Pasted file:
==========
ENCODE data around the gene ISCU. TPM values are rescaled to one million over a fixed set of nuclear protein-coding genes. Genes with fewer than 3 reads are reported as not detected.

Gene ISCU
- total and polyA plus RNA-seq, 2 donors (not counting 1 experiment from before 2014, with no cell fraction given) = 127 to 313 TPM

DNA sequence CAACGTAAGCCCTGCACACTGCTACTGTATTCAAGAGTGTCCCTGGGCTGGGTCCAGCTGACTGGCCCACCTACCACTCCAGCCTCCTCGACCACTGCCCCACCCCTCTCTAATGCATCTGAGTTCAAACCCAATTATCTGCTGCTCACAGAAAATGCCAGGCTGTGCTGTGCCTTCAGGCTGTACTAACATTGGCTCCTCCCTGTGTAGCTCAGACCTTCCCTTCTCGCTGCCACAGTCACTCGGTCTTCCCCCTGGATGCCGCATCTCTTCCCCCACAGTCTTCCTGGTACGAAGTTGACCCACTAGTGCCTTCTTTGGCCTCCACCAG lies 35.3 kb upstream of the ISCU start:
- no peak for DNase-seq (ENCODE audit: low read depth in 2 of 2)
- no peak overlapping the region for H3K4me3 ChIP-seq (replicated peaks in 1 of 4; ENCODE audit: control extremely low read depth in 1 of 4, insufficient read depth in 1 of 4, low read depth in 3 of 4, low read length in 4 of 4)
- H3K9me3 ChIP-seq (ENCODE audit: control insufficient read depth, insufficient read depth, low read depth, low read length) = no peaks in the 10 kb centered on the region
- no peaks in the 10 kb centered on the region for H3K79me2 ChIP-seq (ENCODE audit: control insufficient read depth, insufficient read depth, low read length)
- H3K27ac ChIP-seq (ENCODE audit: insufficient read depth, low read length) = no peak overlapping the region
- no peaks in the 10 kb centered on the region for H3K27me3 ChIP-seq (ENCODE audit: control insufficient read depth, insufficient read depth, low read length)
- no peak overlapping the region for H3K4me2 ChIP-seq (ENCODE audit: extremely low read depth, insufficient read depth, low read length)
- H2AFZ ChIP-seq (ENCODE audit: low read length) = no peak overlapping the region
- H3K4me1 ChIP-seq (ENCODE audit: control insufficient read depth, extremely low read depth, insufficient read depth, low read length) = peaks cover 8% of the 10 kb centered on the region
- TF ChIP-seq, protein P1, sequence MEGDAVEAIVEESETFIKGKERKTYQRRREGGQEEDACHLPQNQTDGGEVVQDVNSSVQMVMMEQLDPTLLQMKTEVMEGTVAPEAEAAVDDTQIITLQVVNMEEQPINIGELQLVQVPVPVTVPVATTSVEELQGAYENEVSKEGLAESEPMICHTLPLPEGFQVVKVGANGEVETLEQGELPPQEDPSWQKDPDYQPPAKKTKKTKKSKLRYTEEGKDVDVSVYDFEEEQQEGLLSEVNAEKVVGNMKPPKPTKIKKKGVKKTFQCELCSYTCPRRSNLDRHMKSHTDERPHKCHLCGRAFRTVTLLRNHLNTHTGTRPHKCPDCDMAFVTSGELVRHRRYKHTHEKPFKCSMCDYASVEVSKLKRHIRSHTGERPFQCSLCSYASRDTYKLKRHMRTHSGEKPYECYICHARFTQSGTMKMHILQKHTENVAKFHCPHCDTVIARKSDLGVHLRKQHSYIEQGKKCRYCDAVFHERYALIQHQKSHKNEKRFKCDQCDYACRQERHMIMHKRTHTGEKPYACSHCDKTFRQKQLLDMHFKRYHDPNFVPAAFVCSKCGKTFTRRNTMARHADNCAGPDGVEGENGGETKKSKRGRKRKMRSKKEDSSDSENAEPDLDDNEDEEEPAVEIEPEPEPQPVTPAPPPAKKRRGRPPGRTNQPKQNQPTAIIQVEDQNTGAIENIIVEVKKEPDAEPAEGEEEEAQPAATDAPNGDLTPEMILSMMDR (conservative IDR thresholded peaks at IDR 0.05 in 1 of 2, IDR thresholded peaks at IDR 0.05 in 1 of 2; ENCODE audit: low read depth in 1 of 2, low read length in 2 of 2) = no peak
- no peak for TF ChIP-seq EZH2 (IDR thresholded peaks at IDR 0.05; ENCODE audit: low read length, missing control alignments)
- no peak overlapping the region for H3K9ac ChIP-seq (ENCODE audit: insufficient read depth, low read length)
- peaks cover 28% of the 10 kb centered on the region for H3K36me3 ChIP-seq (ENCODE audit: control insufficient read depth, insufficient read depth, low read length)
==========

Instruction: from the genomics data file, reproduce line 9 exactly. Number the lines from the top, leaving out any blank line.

- H3K27ac ChIP-seq (ENCODE audit: insufficient read depth, low read length) = no peak overlapping the region